Three bedrock water-supply systems in New Hampshire were studied, using borehole geophysics and flow-weighted sampling techniques, to determine the sources and distribution of natural contaminants in water entering the boreholes and to assess whether borehole modifications might be used to reduce contaminant levels. Well water in more than 100 community water-supply systems in New Hampshire have natural contaminants, such as arsenic and uranium, above the U.S. Environmental Protection Agency maximum contaminant levels of 10 and 30 micrograms per liter, respectively. The water-system wells were studied to identify fractional contributions of natural contaminants from specific fracture zones. The yields and flow-weighted contaminant levels of such fracture zones were assessed to determine if a modification of the borehole might lead to a reduction in the system’s contaminant levels.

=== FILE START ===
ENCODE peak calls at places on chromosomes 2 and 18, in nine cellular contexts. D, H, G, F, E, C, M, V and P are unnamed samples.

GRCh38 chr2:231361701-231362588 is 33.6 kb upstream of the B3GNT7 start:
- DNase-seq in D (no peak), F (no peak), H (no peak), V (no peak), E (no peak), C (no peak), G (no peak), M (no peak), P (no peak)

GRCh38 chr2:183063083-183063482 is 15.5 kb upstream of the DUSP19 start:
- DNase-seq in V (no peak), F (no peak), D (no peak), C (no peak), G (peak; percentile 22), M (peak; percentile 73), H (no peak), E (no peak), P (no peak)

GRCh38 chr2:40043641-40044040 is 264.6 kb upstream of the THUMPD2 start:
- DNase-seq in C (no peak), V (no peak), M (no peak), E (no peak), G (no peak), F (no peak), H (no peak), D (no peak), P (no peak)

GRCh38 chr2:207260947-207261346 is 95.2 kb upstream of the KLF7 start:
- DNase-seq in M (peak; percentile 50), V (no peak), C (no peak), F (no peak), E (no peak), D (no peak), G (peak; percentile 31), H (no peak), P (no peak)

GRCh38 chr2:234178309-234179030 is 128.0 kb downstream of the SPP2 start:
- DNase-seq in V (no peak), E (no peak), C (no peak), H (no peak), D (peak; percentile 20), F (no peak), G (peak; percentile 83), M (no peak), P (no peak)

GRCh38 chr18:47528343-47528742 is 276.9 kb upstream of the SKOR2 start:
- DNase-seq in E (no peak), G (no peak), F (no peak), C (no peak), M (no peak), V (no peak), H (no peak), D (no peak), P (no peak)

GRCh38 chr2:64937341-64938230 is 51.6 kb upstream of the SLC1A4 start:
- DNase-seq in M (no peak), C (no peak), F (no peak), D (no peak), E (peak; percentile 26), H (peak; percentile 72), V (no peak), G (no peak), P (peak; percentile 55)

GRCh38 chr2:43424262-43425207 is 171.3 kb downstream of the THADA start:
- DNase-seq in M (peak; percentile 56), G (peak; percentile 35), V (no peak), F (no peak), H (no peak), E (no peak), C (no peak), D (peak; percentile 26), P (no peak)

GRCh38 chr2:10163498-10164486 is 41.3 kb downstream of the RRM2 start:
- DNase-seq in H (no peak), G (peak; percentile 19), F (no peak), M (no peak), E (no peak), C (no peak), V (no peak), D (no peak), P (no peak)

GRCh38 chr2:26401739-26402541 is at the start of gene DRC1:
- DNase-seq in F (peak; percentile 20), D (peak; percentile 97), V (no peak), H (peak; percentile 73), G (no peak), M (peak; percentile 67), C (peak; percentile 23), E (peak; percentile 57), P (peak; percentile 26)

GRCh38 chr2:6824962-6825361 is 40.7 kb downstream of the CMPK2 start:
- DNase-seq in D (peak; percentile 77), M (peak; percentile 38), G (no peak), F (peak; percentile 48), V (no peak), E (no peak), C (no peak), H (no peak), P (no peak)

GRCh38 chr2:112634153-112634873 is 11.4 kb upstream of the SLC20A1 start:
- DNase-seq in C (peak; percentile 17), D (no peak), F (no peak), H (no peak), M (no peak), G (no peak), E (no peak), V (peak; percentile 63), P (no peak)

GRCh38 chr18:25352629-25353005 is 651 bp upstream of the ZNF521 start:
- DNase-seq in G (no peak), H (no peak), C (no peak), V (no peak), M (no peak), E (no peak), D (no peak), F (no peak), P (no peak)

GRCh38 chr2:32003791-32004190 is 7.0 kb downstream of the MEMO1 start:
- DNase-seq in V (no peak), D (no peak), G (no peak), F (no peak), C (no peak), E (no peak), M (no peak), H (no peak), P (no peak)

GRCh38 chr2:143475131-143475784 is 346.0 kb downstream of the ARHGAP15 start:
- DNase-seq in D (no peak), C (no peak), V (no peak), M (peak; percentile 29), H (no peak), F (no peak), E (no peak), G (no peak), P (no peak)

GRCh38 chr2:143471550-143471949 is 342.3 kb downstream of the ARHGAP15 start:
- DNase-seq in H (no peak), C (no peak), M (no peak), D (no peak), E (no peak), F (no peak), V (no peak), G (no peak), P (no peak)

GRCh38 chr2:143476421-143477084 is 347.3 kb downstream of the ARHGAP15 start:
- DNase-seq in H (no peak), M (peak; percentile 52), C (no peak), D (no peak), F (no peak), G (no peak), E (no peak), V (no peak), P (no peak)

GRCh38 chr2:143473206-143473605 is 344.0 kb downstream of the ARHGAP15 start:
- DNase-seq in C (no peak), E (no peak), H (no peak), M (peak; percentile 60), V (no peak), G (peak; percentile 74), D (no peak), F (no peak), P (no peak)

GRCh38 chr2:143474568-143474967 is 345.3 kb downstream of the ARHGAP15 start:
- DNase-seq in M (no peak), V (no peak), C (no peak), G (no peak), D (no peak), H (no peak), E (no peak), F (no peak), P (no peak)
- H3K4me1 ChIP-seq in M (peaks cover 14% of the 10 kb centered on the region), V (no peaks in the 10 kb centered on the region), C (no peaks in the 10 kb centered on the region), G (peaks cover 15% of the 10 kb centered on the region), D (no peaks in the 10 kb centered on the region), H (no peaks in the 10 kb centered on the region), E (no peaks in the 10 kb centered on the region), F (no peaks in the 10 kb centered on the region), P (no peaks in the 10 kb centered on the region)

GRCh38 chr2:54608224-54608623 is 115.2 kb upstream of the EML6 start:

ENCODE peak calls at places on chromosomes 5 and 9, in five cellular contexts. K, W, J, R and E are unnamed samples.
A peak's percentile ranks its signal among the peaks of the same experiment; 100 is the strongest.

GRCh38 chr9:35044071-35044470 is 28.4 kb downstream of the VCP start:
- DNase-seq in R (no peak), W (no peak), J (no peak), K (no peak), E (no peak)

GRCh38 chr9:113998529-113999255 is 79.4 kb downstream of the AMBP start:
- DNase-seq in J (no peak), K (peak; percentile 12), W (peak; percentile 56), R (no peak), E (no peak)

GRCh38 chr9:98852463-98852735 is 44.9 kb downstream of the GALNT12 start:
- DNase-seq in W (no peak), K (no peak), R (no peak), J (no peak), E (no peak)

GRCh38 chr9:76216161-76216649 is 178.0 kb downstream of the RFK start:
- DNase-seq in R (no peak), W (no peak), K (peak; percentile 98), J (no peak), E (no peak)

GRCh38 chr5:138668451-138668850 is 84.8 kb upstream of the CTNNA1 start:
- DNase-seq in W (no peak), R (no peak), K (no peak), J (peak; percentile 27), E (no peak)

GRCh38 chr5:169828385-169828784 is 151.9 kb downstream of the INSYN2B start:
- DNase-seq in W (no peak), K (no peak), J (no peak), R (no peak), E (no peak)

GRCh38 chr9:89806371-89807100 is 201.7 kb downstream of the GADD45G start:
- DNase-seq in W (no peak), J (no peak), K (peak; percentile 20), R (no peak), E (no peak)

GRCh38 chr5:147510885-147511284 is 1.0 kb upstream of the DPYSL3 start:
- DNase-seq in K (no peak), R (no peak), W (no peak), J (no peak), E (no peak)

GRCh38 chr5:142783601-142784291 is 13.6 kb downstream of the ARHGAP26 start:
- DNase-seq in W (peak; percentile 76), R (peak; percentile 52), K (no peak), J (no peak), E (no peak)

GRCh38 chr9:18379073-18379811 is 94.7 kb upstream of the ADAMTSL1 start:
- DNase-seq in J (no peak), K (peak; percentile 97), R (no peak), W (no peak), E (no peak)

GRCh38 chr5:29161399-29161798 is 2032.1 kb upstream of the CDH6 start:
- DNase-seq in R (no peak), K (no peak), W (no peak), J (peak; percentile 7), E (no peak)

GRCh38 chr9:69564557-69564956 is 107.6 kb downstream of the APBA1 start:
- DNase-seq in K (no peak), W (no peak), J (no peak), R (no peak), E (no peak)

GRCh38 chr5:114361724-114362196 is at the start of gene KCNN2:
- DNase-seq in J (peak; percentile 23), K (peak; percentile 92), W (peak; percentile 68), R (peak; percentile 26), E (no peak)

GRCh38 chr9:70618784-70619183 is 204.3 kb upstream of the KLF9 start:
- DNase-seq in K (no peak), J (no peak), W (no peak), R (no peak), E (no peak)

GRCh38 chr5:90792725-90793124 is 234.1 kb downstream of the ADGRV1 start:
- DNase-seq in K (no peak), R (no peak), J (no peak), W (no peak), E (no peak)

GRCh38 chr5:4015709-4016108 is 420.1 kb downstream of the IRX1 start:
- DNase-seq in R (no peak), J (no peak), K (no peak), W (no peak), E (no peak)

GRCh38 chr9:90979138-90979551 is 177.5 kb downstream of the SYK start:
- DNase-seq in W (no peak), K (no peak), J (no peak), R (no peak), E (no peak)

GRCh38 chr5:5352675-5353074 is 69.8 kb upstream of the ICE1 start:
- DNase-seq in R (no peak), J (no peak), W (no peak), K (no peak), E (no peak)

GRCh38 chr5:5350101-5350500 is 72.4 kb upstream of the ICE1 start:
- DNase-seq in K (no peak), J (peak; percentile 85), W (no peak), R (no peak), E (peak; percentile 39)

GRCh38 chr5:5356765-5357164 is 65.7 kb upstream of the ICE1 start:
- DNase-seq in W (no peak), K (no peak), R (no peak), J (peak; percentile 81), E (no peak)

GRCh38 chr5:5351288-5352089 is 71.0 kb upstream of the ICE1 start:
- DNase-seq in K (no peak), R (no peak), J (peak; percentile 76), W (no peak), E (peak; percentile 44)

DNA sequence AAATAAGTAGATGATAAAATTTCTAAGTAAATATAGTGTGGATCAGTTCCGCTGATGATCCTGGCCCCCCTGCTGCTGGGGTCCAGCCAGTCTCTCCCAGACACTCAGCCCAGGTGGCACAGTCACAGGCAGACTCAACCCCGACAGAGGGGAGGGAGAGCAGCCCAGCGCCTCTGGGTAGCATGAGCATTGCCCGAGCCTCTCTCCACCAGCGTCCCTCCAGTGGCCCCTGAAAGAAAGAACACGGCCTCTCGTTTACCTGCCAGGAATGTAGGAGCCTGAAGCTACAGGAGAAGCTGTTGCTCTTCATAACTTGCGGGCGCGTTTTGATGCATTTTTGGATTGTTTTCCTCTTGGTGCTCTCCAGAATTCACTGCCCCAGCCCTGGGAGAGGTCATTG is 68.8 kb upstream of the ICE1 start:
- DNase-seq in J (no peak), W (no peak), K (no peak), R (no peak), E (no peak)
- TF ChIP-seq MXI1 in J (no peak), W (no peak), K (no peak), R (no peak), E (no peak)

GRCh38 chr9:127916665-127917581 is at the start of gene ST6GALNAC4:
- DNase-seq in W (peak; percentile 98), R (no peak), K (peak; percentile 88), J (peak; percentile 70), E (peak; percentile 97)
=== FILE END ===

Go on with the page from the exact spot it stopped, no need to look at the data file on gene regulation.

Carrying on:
The water-supply systems investigated were typical of small community water systems in New Hampshire where a water system may serve 100 connections or less. Each water system consisted of two wells, approximately 300 to 400 feet deep, in generally low-yielding (about 10 gallons per minute or less) crystalline bedrock. The wells were typically operated a few hours per day to fill a storage tank and had tens of feet of drawdown caused by the low well yields. The systems selected had contaminant concentrations slightly above MCL, or a low-level contamination. One of the water systems investigated had low-level (10 to 24 micrograms per liter) arsenic contamination, and two of the water systems had low-level uranium (30 to 40 micrograms per liter) contamination. The contaminant values were blended-water concentrations from the two wells in a system. Each water system had differences in contaminant concentrations between the two wells. In each case, the well with the greater concentration of the two was selected for investigation. In two of the three systems investigated, there was either not enough variation in the borehole contaminant concentration or not enough water-yielding fractures for borehole modifications to be a viable potential remedy to elevated contamination. However, borehole and contaminant conditions in one of the bedrock supply-well systems may be favorable to potential improvement of supplied water by borehole modification where selected fracture zones are sealed off from supplying water to the well.
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